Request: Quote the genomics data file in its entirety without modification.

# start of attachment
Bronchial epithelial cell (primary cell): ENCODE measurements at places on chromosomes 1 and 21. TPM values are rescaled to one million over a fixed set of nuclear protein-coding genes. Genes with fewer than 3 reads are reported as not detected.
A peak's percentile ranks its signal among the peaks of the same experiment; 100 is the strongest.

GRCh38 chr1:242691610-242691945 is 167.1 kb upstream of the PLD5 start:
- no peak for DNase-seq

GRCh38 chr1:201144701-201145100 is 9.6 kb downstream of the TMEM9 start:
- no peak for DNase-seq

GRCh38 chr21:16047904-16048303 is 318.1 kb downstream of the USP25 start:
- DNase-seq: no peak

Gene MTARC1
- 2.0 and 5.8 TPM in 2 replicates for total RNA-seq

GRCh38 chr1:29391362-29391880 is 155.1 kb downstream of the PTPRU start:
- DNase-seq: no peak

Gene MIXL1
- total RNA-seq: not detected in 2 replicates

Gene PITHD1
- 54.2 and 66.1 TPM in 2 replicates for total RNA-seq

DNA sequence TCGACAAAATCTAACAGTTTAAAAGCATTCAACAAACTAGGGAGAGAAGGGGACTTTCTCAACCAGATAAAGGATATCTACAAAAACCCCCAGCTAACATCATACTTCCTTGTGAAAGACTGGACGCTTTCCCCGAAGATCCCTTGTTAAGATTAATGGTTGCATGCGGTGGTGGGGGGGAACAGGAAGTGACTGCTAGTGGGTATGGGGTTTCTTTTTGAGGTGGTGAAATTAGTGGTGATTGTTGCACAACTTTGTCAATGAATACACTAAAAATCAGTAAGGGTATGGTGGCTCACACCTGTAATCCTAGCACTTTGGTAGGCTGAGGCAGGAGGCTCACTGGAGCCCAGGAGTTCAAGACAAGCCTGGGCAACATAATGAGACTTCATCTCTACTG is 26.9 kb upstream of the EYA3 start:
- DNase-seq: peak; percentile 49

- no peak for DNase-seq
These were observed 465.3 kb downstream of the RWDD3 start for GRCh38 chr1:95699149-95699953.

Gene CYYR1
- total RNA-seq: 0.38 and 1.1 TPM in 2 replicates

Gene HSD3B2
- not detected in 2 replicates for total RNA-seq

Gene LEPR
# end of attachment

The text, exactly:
Bronchial epithelial cell (primary cell): ENCODE measurements at places on chromosomes 1 and 21. TPM values are rescaled to one million over a fixed set of nuclear protein-coding genes. Genes with fewer than 3 reads are reported as not detected.
A peak's percentile ranks its signal among the peaks of the same experiment; 100 is the strongest.

GRCh38 chr1:242691610-242691945 is 167.1 kb upstream of the PLD5 start:
- no peak for DNase-seq

GRCh38 chr1:201144701-201145100 is 9.6 kb downstream of the TMEM9 start:
- no peak for DNase-seq

GRCh38 chr21:16047904-16048303 is 318.1 kb downstream of the USP25 start:
- DNase-seq: no peak

Gene MTARC1
- 2.0 and 5.8 TPM in 2 replicates for total RNA-seq

GRCh38 chr1:29391362-29391880 is 155.1 kb downstream of the PTPRU start:
- DNase-seq: no peak

Gene MIXL1
- total RNA-seq: not detected in 2 replicates

Gene PITHD1
- 54.2 and 66.1 TPM in 2 replicates for total RNA-seq

DNA sequence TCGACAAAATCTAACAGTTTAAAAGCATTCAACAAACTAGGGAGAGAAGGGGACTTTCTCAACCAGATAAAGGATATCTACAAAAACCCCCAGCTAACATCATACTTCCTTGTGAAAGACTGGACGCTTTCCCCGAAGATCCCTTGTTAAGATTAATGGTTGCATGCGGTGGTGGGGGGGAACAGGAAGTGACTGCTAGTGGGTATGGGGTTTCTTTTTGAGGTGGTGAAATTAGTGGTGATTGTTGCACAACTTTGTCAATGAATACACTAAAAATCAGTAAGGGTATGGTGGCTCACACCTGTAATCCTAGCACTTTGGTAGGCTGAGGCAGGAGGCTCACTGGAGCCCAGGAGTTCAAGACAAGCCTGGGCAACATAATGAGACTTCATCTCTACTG is 26.9 kb upstream of the EYA3 start:
- DNase-seq: peak; percentile 49

- no peak for DNase-seq
These were observed 465.3 kb downstream of the RWDD3 start for GRCh38 chr1:95699149-95699953.

Gene CYYR1
- total RNA-seq: 0.38 and 1.1 TPM in 2 replicates

Gene HSD3B2
- not detected in 2 replicates for total RNA-seq

Gene LEPR